"It's clear to me that healthcare organizations have no choice but to reduce personal choice and personal freedom in order to keep our patient data safe."

This reads to me as, "Adults aren't really adults, but children. It's too difficult to communicate the importance of being responsible and hold people accountable, so we're just going to give up and take care of it for them."

"The true measure of a man (or an organization) is not how he behaves in moments of comfort and convenience but how he stands at times of controversy and challenges.”

Leaks are going to happen. In such a hyper connected world it gets spread around faster than ever. It's how the organization responds to these that matters, not what internal rules they can point to.

Jim Thompson MD said...

The frustration of this approach is having to touch and police every device, including those "personally owned." It's unfortunate how protecting privacy and security balloons staffing and resource needs. One alternative is to use all mobile devices as passive displays for data that is always stored elsewhere and only displayed realtime as it is needed. While this mandates constant connectivity, surely making mobile devices passive displays is less of a problem than having PHI stored locally on mobile devices.

CON said...

How will the mobile systems be audited and tracked for compliance. Another interesting thought is that mobile devices can contain harddrives and removable media, does that mean now that the device itself will need to be monitored for misuse of mobile storage devices...

As a cyber security and malware analyst, I always want to enable users the ability to do their job, but I want to minimize risk, I never state that there is a 100% solution, but as long as risk is recognized and understood then lets figure out a way to allow these devices for additional productivity.

Anonymous said...

The issue of protecting sensitive information goes further than just device management and policy. It also requires that we look at the application architecture itself. If the goal is to limit the amount of sensitive data that persists on a mobile device (such as HIPAA compliant patient data), then a web/html5 app should be considered as a way to limit access and data on the device to what is necessary to complete a given task. However, html5 apps, while improving all of the time, can still not access all of the native device features (sensors, location, gestures) which may be needed for a given use case. Also, even though html5 provides some level of offline caching (5MB for most browsers), this may not be sufficient where network connectivity is weak/intermittent. In both these cases, native or hybrid apps may be required, in which case policy containers that control the application on the end-users device (such as Mocana or Good Dynamics), should be seriously considered in addition to good practices around encryption for data stored on the device. The container approach allows the end-user to use their personal device freely without the risk of compromising the app carrying sensitive data.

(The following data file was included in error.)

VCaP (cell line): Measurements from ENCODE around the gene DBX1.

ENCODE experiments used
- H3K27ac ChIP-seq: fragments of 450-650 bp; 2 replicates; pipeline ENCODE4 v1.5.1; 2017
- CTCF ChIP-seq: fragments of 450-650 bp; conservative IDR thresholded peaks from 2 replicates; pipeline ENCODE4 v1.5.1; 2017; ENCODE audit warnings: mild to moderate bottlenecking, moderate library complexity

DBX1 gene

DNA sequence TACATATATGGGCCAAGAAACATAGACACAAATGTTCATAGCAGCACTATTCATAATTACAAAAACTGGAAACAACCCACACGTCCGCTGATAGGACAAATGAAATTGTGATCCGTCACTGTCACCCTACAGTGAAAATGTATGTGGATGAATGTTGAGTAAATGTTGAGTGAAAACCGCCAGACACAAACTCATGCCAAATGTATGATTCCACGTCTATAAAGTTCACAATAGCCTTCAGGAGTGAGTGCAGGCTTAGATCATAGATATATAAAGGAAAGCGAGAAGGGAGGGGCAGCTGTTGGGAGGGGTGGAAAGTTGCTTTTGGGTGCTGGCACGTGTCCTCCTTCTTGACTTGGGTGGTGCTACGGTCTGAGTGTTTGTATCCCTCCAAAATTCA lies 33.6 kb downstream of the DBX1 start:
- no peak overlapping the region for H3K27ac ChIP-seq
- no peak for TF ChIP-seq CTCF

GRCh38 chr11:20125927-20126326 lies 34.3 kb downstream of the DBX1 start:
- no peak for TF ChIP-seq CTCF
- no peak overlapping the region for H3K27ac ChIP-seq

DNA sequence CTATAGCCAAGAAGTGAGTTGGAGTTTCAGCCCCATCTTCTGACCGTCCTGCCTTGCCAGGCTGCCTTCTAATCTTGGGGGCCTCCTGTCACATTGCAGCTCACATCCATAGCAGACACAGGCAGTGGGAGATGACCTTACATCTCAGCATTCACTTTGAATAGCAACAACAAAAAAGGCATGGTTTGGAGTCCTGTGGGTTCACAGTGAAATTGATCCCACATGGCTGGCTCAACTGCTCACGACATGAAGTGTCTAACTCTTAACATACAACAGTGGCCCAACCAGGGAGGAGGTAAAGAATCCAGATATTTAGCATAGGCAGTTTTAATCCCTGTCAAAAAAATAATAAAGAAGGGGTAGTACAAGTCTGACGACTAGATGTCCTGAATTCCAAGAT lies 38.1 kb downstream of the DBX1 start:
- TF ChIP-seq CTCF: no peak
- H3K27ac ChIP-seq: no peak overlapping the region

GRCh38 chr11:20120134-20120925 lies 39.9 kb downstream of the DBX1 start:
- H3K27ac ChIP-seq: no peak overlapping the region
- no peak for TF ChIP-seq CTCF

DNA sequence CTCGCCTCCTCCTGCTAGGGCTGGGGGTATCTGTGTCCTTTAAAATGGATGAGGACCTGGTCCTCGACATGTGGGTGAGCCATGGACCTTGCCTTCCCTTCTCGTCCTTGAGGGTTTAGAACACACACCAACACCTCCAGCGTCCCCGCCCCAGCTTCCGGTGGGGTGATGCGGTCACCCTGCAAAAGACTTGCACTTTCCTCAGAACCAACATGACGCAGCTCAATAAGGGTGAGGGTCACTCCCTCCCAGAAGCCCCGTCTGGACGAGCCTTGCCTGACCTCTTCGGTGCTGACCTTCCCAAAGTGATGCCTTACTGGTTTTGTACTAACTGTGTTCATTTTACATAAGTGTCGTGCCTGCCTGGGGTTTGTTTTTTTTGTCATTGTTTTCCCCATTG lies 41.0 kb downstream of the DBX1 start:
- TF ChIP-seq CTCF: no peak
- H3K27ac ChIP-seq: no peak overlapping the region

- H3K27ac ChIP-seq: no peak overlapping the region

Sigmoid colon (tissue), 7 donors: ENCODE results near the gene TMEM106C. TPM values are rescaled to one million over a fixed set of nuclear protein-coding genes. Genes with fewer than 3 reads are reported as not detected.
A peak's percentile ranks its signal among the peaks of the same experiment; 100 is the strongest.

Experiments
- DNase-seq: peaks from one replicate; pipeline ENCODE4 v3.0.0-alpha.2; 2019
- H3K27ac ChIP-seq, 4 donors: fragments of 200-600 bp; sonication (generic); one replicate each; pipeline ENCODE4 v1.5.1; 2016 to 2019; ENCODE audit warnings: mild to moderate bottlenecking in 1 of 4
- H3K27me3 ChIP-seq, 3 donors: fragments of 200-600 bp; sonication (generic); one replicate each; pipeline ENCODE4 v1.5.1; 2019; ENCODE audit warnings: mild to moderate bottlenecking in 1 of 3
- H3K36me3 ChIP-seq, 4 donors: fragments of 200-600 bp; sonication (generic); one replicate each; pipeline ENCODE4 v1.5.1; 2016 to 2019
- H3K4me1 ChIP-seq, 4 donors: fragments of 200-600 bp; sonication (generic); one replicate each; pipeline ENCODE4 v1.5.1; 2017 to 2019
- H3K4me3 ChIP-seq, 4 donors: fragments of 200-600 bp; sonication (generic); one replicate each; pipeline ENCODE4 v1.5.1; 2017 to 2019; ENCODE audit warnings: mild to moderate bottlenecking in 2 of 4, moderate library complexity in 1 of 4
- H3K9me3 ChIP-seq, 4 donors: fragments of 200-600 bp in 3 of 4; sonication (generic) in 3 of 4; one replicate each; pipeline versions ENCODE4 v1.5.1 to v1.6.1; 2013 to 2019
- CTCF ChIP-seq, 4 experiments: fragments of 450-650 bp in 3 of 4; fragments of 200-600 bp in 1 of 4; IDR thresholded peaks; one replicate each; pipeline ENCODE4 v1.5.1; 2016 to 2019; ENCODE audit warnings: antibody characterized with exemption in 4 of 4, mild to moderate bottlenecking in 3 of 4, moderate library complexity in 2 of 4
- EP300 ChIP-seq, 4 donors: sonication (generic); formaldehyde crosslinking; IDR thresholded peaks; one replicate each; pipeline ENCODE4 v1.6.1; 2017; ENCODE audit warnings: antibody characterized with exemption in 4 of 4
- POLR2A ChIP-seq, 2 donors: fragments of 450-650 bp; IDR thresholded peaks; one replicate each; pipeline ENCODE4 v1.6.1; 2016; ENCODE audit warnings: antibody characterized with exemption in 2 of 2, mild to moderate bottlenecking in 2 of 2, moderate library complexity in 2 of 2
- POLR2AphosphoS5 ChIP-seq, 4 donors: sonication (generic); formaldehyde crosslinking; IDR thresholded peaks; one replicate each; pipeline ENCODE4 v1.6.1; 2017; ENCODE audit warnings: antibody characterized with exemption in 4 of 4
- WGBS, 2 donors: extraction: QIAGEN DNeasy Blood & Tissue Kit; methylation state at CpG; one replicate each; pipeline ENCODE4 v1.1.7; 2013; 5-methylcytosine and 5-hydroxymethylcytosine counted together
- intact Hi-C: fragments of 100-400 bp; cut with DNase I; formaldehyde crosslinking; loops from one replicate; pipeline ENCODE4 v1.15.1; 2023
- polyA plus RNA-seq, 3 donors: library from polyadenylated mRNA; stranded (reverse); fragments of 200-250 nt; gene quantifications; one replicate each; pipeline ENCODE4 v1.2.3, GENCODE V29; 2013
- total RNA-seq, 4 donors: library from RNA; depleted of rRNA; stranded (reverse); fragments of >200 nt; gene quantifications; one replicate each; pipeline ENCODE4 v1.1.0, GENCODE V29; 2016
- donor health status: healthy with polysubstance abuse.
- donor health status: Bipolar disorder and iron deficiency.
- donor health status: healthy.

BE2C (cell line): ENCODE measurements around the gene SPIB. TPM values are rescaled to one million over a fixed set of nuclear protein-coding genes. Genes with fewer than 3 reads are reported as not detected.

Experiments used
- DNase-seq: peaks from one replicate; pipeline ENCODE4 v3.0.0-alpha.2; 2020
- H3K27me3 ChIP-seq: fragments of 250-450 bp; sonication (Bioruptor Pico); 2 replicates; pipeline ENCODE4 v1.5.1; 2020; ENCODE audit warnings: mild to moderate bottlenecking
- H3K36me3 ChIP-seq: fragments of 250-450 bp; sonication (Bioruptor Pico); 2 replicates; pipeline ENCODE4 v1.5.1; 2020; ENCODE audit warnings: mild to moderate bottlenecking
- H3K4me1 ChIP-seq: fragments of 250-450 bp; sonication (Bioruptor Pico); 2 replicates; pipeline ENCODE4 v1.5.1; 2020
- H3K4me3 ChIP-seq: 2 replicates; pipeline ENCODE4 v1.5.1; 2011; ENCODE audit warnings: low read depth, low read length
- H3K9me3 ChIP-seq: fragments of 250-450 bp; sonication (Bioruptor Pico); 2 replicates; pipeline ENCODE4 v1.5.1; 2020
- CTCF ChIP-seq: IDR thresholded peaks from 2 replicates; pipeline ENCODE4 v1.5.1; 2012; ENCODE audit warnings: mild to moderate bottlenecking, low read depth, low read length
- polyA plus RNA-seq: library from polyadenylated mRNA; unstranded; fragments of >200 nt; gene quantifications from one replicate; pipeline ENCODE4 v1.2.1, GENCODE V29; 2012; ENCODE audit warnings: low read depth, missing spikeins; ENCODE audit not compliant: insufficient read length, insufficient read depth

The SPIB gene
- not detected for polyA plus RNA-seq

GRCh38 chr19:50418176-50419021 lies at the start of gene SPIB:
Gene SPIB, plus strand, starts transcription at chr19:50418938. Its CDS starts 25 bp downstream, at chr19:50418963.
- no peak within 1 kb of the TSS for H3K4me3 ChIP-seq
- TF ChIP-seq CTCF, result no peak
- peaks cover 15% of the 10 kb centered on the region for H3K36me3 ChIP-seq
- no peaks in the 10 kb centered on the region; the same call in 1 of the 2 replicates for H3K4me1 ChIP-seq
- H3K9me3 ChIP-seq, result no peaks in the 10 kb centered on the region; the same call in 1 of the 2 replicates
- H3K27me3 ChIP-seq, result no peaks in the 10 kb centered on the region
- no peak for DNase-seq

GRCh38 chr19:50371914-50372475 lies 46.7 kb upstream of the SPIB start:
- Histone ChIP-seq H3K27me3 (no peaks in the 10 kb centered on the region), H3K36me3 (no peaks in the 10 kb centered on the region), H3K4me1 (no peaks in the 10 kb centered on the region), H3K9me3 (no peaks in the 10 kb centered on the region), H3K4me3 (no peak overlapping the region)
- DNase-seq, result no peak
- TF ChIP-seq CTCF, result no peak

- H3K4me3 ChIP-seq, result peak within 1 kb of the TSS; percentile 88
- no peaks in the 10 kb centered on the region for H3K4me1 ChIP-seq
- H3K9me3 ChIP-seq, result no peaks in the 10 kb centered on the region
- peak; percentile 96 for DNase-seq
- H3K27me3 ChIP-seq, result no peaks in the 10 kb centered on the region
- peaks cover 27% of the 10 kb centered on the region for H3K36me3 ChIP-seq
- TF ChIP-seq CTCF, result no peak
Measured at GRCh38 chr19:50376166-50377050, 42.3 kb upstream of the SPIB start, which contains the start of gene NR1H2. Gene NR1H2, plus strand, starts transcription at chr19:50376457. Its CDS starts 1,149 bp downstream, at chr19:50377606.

Alan said...

You may want to check out NIST Special Publication 800-124, Guidelines for Managing and
Securing Mobile Devices in
the Enterprise (Rev 1 Draft)/ This was released in early July.

That document references specific controls in other NIST documents, most notably NIST SP800-53 rev 3. I would actually look at the current draft SP800-53 rev 4, which includes updates to more adequately address mobile security.